At para. 19 of the LAT Decision, Adjudicator Boyce stated:

… my plain reading of the language of the first component of criteria 2(iii) leads me to believe that there must be “severe and permanent alteration of the structure of one of both legs” (“structure”), and “severe and permanent alteration of function of one or both legs” (“function”). On a plain reading, I find that the “function” referenced by the latter relates to mobility, namely the ability to traverse across a flat surface for a distance of 10 metres with or without a mobility aid. The SCIM scale is the test that is to be used to determine the applicant’s functional mobility.

Adjudicator Boyce continued:

While there is no dispute that the “structure” of the applicant’s leg has been severely and permanently altered, I find the language of the “function” condition also requires the applicant’s alteration of function to be “severe and permanent”. As we know, the severity and permanency of the “function” condition is assessed using Item 12 of the SCIM. As a result, on my plain reading, I find criteria 2(iii) requires a permanent alteration of function in the leg, measured by a permanent score between zero and five on Item 12 of the SCIM.

At paragraphs 20 to 24 of the decision, Adjudicator Boyce expresses the view that a score of between zero and five on the SCIM on a “temporary basis at any single point post-accident” is not sufficient to receive a CAT designation where that mobility impairment is not permanent.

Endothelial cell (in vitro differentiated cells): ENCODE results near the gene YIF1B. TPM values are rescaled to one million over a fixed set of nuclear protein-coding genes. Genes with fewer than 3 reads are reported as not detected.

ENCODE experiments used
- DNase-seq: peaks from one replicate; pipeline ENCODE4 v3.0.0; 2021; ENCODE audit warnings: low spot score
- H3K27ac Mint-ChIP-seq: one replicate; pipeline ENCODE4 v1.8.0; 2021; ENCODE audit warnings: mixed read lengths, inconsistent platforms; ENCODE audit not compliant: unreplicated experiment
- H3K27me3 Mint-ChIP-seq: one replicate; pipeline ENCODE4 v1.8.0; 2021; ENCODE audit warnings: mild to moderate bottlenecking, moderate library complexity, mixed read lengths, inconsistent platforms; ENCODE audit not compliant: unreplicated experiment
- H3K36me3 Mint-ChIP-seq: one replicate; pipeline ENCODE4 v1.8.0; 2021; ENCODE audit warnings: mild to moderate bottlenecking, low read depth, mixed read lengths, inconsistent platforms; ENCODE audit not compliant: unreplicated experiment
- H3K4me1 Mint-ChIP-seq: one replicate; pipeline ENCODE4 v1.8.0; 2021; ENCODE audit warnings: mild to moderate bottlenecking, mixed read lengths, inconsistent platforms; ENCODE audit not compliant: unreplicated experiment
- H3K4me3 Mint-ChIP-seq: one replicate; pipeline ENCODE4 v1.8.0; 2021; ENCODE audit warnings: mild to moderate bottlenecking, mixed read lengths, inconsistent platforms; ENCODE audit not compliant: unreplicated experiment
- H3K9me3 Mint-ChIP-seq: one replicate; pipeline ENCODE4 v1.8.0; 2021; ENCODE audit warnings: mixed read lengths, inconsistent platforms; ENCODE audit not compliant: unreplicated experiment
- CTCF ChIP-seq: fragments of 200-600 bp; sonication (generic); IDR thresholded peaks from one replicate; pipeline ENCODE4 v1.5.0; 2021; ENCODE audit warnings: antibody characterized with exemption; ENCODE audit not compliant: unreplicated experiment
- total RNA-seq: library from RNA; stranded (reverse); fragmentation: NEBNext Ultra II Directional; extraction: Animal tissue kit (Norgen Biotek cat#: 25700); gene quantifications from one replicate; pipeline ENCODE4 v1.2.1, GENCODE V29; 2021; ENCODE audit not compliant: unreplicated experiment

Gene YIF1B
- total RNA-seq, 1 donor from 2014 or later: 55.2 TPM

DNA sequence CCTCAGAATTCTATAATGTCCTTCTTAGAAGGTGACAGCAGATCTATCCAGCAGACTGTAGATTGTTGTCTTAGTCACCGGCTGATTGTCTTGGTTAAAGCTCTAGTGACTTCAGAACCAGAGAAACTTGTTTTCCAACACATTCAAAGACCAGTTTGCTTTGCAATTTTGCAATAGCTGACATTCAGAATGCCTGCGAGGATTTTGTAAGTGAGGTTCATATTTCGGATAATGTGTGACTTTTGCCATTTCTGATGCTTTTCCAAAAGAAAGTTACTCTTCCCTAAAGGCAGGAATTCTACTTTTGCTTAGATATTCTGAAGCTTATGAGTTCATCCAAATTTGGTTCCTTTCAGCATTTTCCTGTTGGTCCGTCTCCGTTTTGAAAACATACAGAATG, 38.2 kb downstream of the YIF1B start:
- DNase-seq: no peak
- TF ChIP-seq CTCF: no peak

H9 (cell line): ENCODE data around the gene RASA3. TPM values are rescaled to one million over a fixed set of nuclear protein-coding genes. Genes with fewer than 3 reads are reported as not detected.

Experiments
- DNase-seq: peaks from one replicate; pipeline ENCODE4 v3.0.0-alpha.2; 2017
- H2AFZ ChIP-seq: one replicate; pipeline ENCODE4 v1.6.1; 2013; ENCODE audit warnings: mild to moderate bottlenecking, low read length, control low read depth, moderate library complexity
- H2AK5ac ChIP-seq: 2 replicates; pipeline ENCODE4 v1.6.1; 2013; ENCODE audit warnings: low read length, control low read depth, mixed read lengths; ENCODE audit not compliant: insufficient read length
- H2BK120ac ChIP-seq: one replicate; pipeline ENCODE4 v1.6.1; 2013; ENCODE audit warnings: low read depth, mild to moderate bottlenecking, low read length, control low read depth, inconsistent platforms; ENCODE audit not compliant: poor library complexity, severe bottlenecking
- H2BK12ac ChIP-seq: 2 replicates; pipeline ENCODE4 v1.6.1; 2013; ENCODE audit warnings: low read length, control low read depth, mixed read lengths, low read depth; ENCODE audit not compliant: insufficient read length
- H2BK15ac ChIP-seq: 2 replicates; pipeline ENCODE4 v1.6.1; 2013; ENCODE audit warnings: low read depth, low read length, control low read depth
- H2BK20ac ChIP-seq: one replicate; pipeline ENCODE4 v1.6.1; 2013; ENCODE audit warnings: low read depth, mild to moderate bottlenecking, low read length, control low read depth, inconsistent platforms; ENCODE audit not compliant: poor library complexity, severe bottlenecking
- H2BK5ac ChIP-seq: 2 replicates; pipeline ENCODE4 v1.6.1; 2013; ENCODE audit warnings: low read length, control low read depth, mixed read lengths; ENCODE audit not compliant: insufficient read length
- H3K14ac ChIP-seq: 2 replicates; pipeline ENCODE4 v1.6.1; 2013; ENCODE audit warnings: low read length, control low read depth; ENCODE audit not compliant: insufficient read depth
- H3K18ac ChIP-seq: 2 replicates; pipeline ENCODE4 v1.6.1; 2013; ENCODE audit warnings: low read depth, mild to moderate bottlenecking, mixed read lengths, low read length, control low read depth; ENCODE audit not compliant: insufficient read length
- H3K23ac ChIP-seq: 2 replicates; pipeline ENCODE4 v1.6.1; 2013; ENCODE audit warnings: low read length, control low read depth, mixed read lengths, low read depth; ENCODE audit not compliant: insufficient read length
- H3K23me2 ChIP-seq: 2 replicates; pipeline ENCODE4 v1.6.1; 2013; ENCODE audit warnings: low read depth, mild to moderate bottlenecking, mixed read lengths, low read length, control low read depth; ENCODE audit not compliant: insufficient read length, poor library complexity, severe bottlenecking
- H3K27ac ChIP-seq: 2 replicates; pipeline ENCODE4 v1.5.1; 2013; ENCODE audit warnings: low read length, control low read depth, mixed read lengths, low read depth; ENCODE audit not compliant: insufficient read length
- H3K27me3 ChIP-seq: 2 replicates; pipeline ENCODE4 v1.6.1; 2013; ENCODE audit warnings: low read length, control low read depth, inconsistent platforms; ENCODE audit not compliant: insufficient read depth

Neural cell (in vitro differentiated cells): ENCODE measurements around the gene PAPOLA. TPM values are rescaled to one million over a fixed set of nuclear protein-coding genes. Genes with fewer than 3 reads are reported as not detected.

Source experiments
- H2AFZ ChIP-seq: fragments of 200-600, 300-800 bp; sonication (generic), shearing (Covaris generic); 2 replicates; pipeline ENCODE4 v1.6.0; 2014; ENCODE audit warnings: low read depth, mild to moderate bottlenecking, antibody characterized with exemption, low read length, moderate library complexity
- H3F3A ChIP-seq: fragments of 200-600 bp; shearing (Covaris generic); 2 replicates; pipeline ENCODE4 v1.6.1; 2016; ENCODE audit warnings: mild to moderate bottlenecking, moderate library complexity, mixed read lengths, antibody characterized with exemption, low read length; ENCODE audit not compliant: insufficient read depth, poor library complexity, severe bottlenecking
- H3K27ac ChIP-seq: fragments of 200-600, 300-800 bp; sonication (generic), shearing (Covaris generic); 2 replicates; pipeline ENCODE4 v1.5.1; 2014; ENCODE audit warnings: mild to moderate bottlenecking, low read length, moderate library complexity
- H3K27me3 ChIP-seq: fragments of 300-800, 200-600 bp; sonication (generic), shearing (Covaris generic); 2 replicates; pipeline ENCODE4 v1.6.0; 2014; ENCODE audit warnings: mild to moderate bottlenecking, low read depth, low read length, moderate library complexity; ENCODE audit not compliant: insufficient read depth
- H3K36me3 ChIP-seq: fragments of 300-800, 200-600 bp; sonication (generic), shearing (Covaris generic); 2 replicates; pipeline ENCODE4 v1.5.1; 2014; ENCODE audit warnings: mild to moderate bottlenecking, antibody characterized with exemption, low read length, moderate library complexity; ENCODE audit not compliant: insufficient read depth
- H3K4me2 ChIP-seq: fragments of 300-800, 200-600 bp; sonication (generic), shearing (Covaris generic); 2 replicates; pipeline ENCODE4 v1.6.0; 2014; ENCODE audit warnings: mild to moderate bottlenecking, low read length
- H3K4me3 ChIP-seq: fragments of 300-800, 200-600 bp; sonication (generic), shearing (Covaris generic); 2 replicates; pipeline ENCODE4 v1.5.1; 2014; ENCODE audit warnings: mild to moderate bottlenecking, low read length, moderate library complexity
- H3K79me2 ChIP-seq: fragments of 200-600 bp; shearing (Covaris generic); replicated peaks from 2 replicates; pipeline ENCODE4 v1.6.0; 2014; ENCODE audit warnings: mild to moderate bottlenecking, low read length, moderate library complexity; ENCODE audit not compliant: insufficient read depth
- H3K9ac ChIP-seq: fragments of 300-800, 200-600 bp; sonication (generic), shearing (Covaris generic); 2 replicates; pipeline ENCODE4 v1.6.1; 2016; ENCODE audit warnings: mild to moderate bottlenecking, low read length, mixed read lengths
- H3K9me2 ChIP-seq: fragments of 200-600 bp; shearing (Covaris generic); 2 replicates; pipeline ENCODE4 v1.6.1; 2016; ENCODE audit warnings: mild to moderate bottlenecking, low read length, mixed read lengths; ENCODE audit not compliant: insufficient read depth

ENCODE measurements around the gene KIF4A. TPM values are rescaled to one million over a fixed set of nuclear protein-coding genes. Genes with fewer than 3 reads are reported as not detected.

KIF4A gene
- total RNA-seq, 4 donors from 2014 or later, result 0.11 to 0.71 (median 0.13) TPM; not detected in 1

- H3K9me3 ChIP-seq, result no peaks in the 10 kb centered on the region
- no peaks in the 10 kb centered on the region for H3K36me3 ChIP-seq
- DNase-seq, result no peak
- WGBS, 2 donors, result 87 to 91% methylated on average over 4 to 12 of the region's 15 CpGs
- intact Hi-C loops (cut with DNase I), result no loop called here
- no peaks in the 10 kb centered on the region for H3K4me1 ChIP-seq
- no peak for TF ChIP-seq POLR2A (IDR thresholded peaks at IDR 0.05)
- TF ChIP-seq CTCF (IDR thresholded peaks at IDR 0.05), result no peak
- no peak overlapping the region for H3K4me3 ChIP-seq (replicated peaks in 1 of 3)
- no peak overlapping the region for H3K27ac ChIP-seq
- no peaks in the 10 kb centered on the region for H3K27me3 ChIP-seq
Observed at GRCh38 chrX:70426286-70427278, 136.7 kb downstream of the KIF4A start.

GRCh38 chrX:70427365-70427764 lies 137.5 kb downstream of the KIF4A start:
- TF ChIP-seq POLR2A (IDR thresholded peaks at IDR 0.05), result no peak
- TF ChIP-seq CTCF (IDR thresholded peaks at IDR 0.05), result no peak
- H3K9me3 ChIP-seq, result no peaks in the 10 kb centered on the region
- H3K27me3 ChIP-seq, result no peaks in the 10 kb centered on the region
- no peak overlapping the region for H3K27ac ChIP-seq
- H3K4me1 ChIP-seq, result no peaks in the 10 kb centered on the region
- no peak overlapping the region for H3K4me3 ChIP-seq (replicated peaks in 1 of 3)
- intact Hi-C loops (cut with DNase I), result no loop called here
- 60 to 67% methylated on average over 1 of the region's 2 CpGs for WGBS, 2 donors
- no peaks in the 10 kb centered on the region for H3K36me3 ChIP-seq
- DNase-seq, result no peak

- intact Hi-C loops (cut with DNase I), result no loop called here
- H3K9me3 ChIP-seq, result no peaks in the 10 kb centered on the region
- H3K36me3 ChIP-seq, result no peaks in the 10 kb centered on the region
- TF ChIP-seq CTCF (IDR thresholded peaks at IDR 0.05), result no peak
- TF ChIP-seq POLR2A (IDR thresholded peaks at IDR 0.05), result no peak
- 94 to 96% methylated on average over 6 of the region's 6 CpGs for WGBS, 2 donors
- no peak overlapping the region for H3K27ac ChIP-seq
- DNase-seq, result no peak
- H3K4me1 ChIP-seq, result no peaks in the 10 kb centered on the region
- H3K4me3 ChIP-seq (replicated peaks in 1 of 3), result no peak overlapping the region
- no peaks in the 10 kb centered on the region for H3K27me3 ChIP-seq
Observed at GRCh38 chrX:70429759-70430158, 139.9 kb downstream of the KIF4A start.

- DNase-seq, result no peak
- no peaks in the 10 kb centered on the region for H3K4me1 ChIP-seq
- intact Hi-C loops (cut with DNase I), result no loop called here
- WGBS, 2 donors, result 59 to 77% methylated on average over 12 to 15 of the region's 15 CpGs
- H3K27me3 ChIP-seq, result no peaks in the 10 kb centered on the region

Accordingly, Adjudicator Boyce concluded that, although the appellant did have a severe and permanent alteration of the structure of one or both of her legs, she did not suffer a permanent alteration of function in her leg, as measured by “a permanent score between zero and five on Item 12 of the Spinal Cord Independence Measure (“SCIM”).

Furthermore, he held that a score of between zero and five on the SCIM on a “temporary basis at any single point post-accident” is not sufficient to receive a CAT designation where that mobility impairment is not permanent.

On the evidence, it appeared that the claimant “was using a single crutch (and progressing to a cane, according to the report) at the time of the s. 44 IE’s in June 2019 and that she no longer registered a SCIM scale of zero to five.”

Adjudicator Boyce indicated that appellant’s temporary need to use two crutches was not comparable to an insured who loses a limb “for the rest of their life” and therefore “requiring a mobility aid on a permanent basis.”

In considering the applicable provision, Adjudicator Boyce stated that, on its face, s. 3.1(1) 2. iii of the SABS requires a permanent loss of mobility function that is measured by a score of 0 to 5 on the SCM “on a permanent basis” and that this section is not intended to “include the very rare category of individuals involved in an accident who have permanent structural damage to a leg but have only temporary mobility impairments requiring the use of bilateral aids”.

Adjudicator Boyce held that requiring a permanent mobility score at between zero and five would not unfairly punish the claimant, whose “specific impairment, the temporary duration of same, the narrow window during which she required two mobility aids and her positive prospects for recovery, are a seemingly rare combination of facts.”


Arbitrator Boyce rejected the request for reconsideration. He summarized the claimant’s position to be that he erred by inserting a requirement of permanency to the SCIM score, “instead of addressing when it would be appropriate to administer the SCIM, and whether to accept the score once given.”

He found that he had made no error in the LAT decision and that, as was set out in his decision, “a CAT designation like the one the applicant seeks requires a permanency of mobility impairment.”